Cow heel stew...
It brings back fond memories for Wayne Barker.
It was a favourite when he was a lad – along with slow-braised ox tail and a nice bit of shin beef. Dad was a butcher and knew all the shortcuts to feeding the family well.
Peter Barker’s little shop on Chaucer Road also kept many a Parson Cross housewife on budget. But when the supermarket giants carved off trade from independent butchers, he packed away his knives and went to the steelworks.
Decades on from those hearty childhood teas, Wayne is now the man behind the meat counter, recommending the very same traditional cuts his old dad used to do – and old-fashioned cookery techniques that turn cheap cuts to tender succulence.
“It’s gone full-circle,” says Wayne, Hillsborough Barracks shop manager for the respected John Crawshaw’s chain, who source lamb, beef and chicken from farms in a 30-mile radius of their Stocksbridge shop and boning plant. “There’s been a move back to the ‘cheap but tasty’ traditional cuts that my dad’s generation of butchers sold.
“The recession is fuelling it. People are trying to cut their food shopping bills,” he says in National Butchers’ Week. “But celebrity cooks are also making people think out of the box. People are keen to cook from scratch again and they are up for experimenting.”
It’s great news for local butchers. “Our customers like to ask advice. They want our recommendations on cuts and what to do with them. We’re always saving people money,” says Wayne, 40.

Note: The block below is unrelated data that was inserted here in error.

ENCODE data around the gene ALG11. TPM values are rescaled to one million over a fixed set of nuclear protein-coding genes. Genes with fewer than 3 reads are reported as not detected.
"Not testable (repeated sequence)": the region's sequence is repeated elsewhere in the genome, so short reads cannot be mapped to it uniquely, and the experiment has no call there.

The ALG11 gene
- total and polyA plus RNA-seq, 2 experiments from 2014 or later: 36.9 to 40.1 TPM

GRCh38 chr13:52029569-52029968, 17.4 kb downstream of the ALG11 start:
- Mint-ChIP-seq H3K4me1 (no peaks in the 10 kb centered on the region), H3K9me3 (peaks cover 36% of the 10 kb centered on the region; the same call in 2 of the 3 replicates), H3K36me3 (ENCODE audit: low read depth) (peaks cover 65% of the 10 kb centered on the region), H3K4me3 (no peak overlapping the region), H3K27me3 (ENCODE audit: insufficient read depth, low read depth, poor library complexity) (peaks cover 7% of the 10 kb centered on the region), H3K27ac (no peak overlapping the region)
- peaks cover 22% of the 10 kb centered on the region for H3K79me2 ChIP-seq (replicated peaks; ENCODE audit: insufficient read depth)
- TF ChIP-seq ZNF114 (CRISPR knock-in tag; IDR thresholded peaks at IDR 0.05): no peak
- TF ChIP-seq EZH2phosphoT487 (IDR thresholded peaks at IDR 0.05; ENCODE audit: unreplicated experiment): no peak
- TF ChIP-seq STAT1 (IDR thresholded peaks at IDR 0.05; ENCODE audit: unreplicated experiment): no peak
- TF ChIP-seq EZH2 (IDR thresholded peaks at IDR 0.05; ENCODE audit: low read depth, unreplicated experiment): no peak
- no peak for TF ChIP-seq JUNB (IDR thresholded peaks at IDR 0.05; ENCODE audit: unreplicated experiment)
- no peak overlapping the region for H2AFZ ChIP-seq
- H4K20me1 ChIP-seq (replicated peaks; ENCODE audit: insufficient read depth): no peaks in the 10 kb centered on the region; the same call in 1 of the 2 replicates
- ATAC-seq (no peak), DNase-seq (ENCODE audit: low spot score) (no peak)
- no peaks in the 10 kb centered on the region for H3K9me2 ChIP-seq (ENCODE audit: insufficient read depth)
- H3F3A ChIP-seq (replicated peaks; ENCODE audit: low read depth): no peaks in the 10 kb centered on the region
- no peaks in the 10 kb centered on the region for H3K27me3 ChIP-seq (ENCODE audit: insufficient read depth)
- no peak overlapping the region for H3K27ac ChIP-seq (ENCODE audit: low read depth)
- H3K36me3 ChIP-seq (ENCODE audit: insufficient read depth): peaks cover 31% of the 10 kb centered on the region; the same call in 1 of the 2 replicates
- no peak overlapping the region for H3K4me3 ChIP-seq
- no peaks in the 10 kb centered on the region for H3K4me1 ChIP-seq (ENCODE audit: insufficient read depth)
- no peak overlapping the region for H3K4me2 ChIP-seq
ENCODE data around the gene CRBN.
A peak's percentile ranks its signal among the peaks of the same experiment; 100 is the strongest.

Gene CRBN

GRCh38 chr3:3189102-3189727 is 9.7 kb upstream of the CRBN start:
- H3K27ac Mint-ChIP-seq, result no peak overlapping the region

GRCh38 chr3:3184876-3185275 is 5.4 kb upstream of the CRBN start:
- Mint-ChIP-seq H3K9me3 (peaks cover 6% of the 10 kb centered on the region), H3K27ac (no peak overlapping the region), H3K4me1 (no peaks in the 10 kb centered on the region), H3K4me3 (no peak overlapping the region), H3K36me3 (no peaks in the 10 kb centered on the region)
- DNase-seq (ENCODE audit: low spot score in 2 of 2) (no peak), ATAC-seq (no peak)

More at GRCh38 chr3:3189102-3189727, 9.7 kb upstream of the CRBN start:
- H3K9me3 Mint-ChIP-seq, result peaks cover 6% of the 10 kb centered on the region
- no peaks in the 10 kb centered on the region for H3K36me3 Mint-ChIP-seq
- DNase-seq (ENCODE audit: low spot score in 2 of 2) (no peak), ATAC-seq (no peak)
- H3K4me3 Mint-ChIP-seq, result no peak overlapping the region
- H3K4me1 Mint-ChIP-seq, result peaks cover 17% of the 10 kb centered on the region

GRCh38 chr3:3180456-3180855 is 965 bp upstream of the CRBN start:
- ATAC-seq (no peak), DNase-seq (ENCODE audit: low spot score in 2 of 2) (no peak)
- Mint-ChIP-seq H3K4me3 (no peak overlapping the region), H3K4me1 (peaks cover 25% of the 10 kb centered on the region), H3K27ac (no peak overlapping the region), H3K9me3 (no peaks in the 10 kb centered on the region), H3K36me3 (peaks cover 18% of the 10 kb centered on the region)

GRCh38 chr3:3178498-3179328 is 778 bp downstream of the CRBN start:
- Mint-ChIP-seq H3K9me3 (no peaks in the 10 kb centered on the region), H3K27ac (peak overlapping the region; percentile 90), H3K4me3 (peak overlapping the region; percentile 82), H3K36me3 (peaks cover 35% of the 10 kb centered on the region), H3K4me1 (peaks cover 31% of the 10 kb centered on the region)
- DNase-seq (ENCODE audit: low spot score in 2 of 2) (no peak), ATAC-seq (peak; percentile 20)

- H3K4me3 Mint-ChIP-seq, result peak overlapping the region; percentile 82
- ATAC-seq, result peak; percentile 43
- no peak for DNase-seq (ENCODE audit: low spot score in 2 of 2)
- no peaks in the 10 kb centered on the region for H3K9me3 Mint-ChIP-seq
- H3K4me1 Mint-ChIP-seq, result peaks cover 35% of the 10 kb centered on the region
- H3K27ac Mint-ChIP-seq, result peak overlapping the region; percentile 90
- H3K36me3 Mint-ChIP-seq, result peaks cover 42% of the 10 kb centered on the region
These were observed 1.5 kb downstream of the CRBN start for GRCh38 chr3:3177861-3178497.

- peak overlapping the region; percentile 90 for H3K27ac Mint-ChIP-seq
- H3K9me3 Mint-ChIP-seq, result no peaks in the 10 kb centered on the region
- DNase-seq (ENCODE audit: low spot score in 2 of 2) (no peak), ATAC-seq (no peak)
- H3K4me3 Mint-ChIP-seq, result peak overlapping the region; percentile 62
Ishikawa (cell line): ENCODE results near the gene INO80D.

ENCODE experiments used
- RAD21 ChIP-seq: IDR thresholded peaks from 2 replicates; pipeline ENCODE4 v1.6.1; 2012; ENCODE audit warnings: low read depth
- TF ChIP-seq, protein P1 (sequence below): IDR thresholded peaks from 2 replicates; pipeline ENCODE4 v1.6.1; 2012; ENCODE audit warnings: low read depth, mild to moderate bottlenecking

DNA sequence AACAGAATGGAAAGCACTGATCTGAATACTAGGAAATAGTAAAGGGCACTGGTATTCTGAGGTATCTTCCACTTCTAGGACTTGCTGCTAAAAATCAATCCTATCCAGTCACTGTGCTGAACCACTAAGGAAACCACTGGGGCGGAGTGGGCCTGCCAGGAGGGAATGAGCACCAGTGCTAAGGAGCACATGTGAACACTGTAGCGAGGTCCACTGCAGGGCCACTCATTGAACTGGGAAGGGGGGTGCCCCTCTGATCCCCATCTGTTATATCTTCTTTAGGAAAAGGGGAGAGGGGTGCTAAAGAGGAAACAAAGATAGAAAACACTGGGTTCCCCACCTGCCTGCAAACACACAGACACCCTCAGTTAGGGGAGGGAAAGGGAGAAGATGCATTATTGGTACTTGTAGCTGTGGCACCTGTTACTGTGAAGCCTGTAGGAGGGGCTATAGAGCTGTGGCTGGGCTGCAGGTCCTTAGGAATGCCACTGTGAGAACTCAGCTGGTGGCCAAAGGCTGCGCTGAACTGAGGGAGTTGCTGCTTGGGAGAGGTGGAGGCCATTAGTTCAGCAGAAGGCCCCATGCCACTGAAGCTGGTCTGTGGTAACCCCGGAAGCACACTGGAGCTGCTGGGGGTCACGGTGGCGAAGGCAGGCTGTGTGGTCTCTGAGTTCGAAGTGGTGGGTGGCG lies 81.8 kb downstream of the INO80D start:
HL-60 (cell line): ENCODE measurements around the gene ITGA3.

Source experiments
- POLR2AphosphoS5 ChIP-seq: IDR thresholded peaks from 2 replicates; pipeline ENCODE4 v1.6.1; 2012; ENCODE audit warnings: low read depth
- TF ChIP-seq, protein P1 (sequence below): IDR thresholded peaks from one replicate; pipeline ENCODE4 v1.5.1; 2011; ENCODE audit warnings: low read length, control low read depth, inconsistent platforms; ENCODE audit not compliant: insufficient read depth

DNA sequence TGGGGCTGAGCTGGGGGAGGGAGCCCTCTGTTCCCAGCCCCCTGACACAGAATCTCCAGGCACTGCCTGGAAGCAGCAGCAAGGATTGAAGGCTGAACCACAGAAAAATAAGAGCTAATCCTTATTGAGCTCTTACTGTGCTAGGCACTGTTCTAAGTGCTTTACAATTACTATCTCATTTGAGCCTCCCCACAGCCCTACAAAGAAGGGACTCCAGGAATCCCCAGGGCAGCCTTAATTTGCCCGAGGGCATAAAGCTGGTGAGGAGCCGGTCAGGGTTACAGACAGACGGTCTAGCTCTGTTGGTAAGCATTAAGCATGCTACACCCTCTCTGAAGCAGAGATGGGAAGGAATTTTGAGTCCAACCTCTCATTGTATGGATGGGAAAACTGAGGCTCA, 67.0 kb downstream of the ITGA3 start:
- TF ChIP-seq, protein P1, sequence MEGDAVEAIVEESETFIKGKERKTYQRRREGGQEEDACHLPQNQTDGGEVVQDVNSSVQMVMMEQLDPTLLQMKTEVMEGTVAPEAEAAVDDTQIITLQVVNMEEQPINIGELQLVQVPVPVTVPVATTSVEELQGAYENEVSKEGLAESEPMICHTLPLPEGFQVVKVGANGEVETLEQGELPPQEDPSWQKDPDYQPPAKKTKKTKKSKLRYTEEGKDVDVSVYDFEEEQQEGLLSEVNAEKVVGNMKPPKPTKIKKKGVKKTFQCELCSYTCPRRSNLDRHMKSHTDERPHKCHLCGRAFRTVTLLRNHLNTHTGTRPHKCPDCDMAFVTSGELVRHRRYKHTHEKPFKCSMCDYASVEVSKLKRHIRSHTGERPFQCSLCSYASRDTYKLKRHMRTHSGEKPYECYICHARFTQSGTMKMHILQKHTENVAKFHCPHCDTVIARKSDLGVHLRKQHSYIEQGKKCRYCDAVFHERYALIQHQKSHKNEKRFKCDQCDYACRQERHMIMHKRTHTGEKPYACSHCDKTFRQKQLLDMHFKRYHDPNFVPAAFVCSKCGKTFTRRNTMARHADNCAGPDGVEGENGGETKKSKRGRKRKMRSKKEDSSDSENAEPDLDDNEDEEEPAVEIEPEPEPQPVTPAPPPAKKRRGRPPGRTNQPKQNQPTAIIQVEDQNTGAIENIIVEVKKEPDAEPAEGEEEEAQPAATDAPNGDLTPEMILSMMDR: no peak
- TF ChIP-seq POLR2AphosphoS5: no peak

Fancy a lamb hotpot? Why go for a kilo of diced lamb at £9.10 when neck of lamb, long a favourite with older customers but now being snapped up by younger shoppers, is £3.70 a kilo. It involves a bit more time in preparation, but it’s delicious, says Wayne.
He heartily recommends ox cheek at £3.98 a kilo over best braising steak at £7.10; “lovely and tasty, but as it’s the beast’s most-used muscle you have to cook it low and slow,” he advises.
He and his team talk braising and casseroling times with customers and recommend folk get their slow-cookers out again to get maximum flavour and sweetness from cheap cuts like chuck and shin – meats it was hard to sell a couple of years ago.
Demand for trotters is slowly increasing, but it’s belly pork folk are plumping for. “Slow-roasted, it melts in your mouth,’ says Wayne, a butcher from the age of 16.
He joined John Crawshaw’s 16 years ago and, a few years back, he was delighted to welcome a familiar old hand to the team... his dad Peter had retired from Tinsley Wire and yearned to be a butcher again. One day a week, he works at the Chapeltown shop.